Obama, the second 'Teflon president'

Much to the dismay of his political opponents, President Obama's personal approval ratings have remained steady, despite the burgeoning scandals enveloping his administration. Dylan Stableford of Yahoo News summarizes the situation:

Despite controversies involving the Internal Revenue Service, Department of Justice and State Department, Obama's job approval rating is holding at 48 percent-essentially unchanged from April.

According to the survey of 1,000 adults conducted May 30 to June 2, a combined 58 percent of respondents said they believe the State Department's handling of the Sept. 11, 2012, attack on a diplomatic outpost in Benghazi, Libya, "raises either major or minor doubts" about the Obama administration's honesty and integrity.

The same percentage said the DOJ's subpoena of Associated Press reporters' phone records has left them doubting the administration. And 55 percent said the IRS' targeting of conservative-sounding groups that applied for tax-exempt status raises similar concerns.

But Americans do not appear to be holding the president responsible for the scandals.

A minority (41 percent) hold Obama "totally" or "mainly" responsible for the Benghazi attack. Even less (37 percent) blame the president for the DOJ debacle, and just 33 percent "directly blame him for the IRS's targeting of conservative-sounding groups."

I remember well the frustration of the left during President Reagan's administration, when Iran Contra failed to put a dent in the president's popularity. They called him "The Teflon president," a term that may need resurrecting. Though conservatives may recoil from the comparison, President Obama seems to enjoy the goodwill of the public due to his winning smile and good humor, perhaps compounded by the reluctance of many to disfavor the first black president.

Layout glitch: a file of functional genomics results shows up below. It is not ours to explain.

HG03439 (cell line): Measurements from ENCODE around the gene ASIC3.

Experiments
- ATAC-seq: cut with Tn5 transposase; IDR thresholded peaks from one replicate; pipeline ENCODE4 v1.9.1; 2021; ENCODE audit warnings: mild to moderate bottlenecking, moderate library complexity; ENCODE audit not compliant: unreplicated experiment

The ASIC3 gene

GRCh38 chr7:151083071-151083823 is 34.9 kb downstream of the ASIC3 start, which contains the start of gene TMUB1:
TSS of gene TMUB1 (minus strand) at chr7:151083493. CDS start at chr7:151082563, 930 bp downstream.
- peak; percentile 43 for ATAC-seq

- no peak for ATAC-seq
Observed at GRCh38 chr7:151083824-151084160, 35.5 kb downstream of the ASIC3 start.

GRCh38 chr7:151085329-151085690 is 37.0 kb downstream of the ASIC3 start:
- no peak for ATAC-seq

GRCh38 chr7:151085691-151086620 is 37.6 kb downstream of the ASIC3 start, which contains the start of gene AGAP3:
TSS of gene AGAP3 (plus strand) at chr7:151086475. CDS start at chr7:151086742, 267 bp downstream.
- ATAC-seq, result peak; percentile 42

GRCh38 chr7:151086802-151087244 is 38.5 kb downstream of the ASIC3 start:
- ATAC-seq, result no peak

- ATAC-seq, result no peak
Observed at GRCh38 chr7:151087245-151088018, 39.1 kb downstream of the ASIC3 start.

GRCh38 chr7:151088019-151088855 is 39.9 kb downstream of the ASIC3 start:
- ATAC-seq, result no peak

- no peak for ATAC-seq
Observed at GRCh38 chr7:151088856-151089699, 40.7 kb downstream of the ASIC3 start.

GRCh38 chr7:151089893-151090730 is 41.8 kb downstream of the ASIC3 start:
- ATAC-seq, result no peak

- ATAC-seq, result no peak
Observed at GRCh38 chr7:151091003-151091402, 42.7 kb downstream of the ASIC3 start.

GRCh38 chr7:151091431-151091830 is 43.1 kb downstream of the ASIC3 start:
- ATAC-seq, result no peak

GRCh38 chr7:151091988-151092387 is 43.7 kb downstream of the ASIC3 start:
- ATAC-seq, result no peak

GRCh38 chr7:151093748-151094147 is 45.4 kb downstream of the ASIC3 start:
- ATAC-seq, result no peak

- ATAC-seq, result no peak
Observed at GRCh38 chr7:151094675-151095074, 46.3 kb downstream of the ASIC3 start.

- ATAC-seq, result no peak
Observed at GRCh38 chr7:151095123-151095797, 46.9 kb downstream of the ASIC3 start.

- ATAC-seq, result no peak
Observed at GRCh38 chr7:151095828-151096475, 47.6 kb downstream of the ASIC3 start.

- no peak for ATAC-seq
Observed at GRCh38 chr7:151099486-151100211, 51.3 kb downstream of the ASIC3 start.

But in a way, that's fine with me, because he will never be on the ballot again. If voters take out their wrath over the scandals on Democrats in Congress in 2014 and 2016, I will be more than satisfied.

Much to the dismay of his political opponents, President Obama's personal approval ratings have remained steady, despite the burgeoning scandals enveloping his administration. Dylan Stableford of Yahoo News summarizes the situation:

Despite controversies involving the Internal Revenue Service, Department of Justice and State Department, Obama's job approval rating is holding at 48 percent-essentially unchanged from April.

According to the survey of 1,000 adults conducted May 30 to June 2, a combined 58 percent of respondents said they believe the State Department's handling of the Sept. 11, 2012, attack on a diplomatic outpost in Benghazi, Libya, "raises either major or minor doubts" about the Obama administration's honesty and integrity.

The same percentage said the DOJ's subpoena of Associated Press reporters' phone records has left them doubting the administration. And 55 percent said the IRS' targeting of conservative-sounding groups that applied for tax-exempt status raises similar concerns.

But Americans do not appear to be holding the president responsible for the scandals.

A minority (41 percent) hold Obama "totally" or "mainly" responsible for the Benghazi attack. Even less (37 percent) blame the president for the DOJ debacle, and just 33 percent "directly blame him for the IRS's targeting of conservative-sounding groups."

I remember well the frustration of the left during President Reagan's administration, when Iran Contra failed to put a dent in the president's popularity. They called him "The Teflon president," a term that may need resurrecting. Though conservatives may recoil from the comparison, President Obama seems to enjoy the goodwill of the public due to his winning smile and good humor, perhaps compounded by the reluctance of many to disfavor the first black president.

But in a way, that's fine with me, because he will never be on the ballot again. If voters take out their wrath over the scandals on Democrats in Congress in 2014 and 2016, I will be more than satisfied.

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